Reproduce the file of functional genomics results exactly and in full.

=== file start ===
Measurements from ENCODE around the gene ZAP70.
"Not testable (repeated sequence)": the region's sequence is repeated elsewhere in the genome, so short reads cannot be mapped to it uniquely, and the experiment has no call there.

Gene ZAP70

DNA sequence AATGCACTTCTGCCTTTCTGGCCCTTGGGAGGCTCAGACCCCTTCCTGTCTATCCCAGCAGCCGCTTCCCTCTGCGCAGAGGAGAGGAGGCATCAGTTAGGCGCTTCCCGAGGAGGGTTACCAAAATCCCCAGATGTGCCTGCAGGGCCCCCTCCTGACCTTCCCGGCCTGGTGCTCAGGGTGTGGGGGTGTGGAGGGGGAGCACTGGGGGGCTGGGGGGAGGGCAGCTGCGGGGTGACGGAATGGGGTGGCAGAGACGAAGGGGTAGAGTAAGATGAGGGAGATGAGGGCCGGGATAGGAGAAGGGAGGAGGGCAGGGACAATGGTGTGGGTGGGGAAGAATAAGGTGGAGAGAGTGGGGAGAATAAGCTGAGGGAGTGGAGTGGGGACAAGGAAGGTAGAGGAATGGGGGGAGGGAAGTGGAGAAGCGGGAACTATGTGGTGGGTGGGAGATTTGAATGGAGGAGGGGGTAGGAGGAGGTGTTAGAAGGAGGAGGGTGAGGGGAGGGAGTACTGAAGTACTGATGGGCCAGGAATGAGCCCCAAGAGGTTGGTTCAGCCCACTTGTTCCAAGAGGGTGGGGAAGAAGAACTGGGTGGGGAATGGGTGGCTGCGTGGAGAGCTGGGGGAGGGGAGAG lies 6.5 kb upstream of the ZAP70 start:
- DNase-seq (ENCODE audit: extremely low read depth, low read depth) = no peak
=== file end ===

Measurements from ENCODE around the gene ZAP70.
"Not testable (repeated sequence)": the region's sequence is repeated elsewhere in the genome, so short reads cannot be mapped to it uniquely, and the experiment has no call there.

Gene ZAP70

DNA sequence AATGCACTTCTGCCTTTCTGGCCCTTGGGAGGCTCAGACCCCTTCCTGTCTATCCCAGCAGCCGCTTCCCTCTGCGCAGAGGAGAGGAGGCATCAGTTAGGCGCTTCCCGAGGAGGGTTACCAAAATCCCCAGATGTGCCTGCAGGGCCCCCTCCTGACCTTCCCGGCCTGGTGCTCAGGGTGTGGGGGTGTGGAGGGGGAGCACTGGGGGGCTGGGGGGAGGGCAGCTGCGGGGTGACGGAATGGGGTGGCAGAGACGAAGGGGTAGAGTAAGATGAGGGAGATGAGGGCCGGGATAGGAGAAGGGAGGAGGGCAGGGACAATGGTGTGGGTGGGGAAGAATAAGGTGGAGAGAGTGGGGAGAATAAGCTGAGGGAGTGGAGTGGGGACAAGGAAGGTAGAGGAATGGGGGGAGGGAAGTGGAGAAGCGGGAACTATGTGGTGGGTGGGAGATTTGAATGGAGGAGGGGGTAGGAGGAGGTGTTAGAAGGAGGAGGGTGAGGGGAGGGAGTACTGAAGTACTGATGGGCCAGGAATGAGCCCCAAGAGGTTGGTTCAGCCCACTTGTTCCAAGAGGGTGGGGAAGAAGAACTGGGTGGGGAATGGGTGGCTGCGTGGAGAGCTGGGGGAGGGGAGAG lies 6.5 kb upstream of the ZAP70 start:
- DNase-seq (ENCODE audit: extremely low read depth, low read depth) = no peak